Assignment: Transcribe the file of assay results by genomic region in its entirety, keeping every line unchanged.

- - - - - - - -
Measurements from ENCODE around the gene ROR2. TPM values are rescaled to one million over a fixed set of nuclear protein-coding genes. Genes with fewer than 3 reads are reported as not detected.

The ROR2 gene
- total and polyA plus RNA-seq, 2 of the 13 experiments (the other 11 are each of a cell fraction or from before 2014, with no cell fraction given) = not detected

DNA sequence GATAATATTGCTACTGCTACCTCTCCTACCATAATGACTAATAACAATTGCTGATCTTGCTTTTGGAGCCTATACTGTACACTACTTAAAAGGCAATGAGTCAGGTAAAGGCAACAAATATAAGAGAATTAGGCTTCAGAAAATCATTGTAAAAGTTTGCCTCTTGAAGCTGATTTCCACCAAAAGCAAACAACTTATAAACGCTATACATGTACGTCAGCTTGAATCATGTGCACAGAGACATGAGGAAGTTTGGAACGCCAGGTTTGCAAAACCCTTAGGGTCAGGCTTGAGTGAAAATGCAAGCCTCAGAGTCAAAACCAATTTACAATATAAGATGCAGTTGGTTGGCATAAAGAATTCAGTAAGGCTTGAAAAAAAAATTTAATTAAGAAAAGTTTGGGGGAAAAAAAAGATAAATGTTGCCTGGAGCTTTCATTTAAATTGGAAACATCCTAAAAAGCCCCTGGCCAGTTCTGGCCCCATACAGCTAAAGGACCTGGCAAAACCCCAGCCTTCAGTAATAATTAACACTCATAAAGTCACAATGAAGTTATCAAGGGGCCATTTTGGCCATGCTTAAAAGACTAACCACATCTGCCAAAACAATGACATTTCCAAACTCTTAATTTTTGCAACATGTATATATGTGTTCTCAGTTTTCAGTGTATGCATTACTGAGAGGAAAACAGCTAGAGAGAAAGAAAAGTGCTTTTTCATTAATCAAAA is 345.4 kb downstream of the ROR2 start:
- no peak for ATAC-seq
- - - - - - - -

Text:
Measurements from ENCODE around the gene ROR2. TPM values are rescaled to one million over a fixed set of nuclear protein-coding genes. Genes with fewer than 3 reads are reported as not detected.

The ROR2 gene
- total and polyA plus RNA-seq, 2 of the 13 experiments (the other 11 are each of a cell fraction or from before 2014, with no cell fraction given) = not detected

DNA sequence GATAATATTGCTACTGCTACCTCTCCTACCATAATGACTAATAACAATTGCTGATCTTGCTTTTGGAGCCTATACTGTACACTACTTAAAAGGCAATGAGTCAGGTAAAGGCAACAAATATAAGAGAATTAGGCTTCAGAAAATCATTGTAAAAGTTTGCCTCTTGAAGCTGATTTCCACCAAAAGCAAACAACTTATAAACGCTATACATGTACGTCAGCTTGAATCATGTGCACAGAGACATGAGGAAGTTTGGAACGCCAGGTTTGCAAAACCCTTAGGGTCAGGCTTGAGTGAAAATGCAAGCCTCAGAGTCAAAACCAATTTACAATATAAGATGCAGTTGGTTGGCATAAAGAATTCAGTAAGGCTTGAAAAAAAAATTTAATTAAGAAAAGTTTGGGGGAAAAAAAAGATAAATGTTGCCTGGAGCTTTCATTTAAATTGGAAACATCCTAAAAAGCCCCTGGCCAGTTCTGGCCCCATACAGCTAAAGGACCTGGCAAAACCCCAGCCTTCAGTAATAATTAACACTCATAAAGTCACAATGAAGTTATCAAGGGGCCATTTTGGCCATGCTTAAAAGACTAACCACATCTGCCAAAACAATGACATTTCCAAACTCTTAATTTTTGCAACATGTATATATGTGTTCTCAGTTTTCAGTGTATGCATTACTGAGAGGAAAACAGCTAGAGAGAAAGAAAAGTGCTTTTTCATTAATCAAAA is 345.4 kb downstream of the ROR2 start:
- no peak for ATAC-seq